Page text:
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Smooth pursuit eye tracking over a structured background in first-episode schizophrenic patients.

Research output: Contribution to journalJournal articlepeer-review

<mark>Journal publication date</mark>10/2000
<mark>Journal</mark>European Archives of Psychiatry and Clinial Neuroscience
Issue number5
Number of pages5
Pages (from-to)221-225
Publication StatusPublished
<mark>Original language</mark>English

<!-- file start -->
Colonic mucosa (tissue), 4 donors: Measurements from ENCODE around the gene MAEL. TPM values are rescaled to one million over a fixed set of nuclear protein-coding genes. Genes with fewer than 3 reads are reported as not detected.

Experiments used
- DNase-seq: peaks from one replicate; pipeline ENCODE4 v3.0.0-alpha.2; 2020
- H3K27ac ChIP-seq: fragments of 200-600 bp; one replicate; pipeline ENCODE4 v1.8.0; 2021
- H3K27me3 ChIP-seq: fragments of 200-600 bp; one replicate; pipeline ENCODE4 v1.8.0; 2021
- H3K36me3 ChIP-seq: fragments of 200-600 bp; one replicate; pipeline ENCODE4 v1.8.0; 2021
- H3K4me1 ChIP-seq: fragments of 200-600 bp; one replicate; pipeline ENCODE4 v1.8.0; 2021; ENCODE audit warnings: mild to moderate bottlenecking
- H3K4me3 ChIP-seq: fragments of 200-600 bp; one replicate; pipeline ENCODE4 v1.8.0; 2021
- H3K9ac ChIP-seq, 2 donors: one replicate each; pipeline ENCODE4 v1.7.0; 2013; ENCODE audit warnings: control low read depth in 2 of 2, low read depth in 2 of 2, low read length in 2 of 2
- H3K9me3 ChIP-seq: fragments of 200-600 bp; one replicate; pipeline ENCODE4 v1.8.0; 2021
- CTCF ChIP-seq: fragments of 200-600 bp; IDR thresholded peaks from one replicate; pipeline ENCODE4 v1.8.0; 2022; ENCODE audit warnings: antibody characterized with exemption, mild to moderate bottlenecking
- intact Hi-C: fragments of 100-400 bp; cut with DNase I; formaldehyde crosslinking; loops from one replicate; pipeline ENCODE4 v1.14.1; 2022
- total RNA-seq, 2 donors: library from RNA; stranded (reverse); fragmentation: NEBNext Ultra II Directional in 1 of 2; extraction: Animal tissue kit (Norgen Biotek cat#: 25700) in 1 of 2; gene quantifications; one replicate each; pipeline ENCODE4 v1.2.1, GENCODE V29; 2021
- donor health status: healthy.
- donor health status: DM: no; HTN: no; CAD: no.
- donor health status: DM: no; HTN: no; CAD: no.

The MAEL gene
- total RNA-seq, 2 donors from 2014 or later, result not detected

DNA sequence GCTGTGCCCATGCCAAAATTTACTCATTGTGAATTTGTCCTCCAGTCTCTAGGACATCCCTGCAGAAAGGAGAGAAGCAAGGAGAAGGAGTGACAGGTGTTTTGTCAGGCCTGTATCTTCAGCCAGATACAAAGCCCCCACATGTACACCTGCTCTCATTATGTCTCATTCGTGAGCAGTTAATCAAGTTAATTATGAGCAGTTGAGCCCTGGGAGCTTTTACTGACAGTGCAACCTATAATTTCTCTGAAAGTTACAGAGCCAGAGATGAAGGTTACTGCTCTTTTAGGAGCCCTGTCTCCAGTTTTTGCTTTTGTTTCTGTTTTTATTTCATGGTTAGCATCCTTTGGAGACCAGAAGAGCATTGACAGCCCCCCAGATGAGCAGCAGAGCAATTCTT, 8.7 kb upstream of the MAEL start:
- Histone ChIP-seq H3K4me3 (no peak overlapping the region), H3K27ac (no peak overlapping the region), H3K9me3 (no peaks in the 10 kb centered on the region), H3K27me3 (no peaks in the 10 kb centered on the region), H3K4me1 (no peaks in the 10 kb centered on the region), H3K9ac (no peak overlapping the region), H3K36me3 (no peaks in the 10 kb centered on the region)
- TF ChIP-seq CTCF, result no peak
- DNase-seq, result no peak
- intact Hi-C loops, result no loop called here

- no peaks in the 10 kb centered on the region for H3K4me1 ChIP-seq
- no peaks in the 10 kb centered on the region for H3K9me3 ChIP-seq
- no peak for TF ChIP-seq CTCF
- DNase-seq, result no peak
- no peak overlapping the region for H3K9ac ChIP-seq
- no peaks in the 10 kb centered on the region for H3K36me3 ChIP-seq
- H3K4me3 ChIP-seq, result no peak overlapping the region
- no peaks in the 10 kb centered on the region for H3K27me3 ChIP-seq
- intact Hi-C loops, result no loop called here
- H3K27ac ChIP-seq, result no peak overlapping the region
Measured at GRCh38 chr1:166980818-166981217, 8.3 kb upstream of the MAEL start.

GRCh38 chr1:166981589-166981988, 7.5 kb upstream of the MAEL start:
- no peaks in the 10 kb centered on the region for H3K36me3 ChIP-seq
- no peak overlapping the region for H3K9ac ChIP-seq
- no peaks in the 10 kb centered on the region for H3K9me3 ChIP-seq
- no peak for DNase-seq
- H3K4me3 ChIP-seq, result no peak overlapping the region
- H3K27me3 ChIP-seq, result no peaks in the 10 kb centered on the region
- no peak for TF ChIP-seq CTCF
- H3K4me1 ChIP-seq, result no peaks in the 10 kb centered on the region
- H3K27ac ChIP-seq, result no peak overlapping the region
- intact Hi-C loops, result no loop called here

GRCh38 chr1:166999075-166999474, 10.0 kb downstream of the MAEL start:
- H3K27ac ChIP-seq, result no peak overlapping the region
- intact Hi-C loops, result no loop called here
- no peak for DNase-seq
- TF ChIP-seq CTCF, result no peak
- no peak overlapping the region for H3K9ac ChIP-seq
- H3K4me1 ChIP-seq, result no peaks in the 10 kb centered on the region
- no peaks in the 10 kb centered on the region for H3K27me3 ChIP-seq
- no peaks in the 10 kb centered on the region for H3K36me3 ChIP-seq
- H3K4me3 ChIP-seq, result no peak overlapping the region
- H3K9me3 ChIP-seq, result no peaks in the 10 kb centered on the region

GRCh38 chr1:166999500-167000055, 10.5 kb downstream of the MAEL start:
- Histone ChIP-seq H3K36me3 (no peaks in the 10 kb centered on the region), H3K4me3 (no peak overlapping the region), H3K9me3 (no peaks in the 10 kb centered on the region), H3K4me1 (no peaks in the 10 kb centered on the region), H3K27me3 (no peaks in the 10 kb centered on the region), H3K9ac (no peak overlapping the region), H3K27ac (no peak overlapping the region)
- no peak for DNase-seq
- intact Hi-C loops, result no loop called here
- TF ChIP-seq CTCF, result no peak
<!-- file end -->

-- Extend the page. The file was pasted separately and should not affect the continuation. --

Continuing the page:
Whilst most laboratory smooth pursuit tasks are performed in the dark, in everyday life pursuit commonly occurs over a structured background. This background provides a powerful stimulus to the optokinetic reflex (OKR), inducing a background “drag” on pursuit eye movements. An inability to inhibit the influence of the OKR may be a contributing factor to the dysfunctional pursuit performance observed in many schizophrenic patients. Smooth pursuit performance was measured in 23 first-episode schizophrenic patients and 23 healthy controls matched for age and estimated IQ, both in the dark and over a structured background (a random checkerboard of black and white squares). Velocity gain was measured, as well as the number and size of corrective saccades (catch-up saccades) and intrusive saccades (anticipatory saccades and square wave jerks). Overall, schizophrenic patients had lower velocity gain and made more catch-up saccades than controls. The effect of the background was to lower velocity gain and increase the number of catch-up saccades to the same extent in schizophrenic patients and controls. There were no significant interactions between group and background effect. These results suggest that, although their overall level of performance was worse, the schizophrenic patients were as able as controls to inhibit the effect of the OKR. Since lesion studies show that inhibition of the OKR requires intact inferior parietal regions in man (Lawden et al., 1995), one hypothesis is that the parietal component of smooth pursuit may be intact in schizophrenia.